In 4 studies in adult patients with moderate to severe PAR, LCZ 5 mg/d was associated with significant improvements in symptom scores for sneezing, rhinorrhea, and ocular/nasal pruritus at 4 to 6 weeks compared with placebo (P < or = 0.05). In 3 studies, nasal congestion scores were significantly improved within 4 to 6 weeks compared with placebo (P < 0.001). LCZ 5 mg/d was associated with improvements compared with placebo in scores for the ability to do housework, complete work activities, and engage in outdoor activities at 6 months (P < or = 0.011). In a 6-week study in children with moderate to severe SAR, LCZ 5 mg/d was associated with significant improvements compared with placebo in sneezing, rhin-orrhea, and itchy nose (P < 0.004); significant improvements in symptoms from baseline were also seen in a 4-week study in adults with SAR (P < 0.001). One study in patients with SAR reported no significant difference between LCZ and fluticasone compared with fluticasone monotherapy in terms of improvement in QoL, nasal airflow obstruction, sneezing, or pruritus. In a 6-week study in patients with moderate to severe CIU, LCZ 5 mg/d was significantly more effective than placebo in reducing overall CIU symptoms (P < 0.05). In two 4-week studies, one comparing LCZ 5 mg/d with placebo and the other comparing it with desloratadine (DSL), LCZ was significantly more effective than either comparator in terms of improvement in scores for pruritus severity (P < or = 0.001 vs placebo; P < 0.004 vs DSL) and duration (P < or = 0.001 vs placebo; P = 0.009 vs DSL). LCZ was significantly more effective than placebo (but not DSL) in reducing the number and size of wheals (both, P = 0.001). In a 12-week, open-label, crossover study, patients reported significantly longer symptom relief with cetirizine than LCZ (P < 0.005). The most commonly reported adverse events in two 6-month studies in adults with PAR treated with LCZ 5 mg/d included headache (23.8%), pharyngitis (19.4%), influenza (14.6%), fatigue (8.3%), and somnolence (8.3%). There is serious concern about the possibility of febrile seizures in infants treated with LCZ. Three pharmacoeconomic studies of LCZ 5 mg/d were identified, one comparing it with placebo in patients with PAR, one comparing it with placebo in patients with CIU, and another comparing it with second-generation antihistamines and montelukast in patients with PAR. Because of design limitations and differences in comparators in these studies, it was not possible to determine the cost-effectiveness of LCZ in the treatment of PAR or CIU.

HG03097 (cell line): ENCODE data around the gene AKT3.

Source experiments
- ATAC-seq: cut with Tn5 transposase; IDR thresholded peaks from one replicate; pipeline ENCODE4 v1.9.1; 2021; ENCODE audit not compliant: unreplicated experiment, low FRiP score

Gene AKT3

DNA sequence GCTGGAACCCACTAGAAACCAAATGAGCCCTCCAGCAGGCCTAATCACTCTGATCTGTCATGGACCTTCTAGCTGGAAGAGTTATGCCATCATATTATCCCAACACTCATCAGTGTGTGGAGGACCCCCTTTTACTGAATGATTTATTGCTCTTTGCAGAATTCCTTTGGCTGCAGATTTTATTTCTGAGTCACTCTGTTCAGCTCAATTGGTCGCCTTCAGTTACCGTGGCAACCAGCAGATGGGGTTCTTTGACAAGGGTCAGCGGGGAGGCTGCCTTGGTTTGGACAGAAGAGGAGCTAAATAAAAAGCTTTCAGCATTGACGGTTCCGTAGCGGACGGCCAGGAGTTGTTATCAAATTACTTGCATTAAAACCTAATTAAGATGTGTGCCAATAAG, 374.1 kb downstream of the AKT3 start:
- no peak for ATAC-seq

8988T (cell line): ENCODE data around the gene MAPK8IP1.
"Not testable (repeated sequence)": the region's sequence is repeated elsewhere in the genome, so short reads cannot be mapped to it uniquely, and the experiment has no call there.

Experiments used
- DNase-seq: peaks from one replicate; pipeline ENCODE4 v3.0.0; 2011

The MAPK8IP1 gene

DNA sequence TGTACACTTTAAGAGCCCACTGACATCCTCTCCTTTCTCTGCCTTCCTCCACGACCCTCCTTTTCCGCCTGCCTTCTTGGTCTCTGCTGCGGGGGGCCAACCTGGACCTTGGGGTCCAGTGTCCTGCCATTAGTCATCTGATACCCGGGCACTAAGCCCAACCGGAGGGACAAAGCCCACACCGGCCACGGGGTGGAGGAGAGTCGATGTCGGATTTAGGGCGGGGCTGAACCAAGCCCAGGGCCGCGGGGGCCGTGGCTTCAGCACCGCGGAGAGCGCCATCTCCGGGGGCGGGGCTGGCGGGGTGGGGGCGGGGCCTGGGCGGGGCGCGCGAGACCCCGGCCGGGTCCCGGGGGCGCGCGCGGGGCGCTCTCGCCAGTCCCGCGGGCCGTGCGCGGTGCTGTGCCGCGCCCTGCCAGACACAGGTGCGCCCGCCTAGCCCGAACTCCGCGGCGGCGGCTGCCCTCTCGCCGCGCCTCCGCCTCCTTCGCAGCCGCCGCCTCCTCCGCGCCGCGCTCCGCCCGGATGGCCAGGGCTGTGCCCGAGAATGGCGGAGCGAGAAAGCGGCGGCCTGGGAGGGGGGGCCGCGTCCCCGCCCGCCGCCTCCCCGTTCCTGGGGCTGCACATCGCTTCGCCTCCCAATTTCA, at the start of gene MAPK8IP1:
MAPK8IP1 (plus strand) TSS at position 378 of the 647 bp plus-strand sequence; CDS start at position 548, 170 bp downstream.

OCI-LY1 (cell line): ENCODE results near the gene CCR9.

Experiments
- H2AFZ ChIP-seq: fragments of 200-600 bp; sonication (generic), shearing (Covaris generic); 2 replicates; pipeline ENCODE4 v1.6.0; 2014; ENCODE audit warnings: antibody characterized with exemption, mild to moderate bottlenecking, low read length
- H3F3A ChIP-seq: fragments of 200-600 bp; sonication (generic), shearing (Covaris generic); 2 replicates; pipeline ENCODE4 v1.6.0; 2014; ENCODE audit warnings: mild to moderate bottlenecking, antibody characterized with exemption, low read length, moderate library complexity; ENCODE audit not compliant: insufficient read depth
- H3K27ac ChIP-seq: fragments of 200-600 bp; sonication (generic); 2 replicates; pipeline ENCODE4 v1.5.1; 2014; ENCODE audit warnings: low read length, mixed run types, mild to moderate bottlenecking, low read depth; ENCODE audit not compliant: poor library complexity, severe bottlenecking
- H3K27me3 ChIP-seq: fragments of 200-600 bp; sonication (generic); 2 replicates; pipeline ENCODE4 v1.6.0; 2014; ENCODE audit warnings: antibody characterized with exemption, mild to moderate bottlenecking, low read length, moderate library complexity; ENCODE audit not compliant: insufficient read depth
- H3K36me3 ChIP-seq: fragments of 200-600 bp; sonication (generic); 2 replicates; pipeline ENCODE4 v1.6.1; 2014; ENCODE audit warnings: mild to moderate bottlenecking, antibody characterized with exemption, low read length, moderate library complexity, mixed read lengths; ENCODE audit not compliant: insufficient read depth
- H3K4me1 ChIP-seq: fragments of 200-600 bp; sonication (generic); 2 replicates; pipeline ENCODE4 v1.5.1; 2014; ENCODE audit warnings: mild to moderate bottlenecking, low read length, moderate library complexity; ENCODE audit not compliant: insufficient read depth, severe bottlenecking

CONCLUSIONS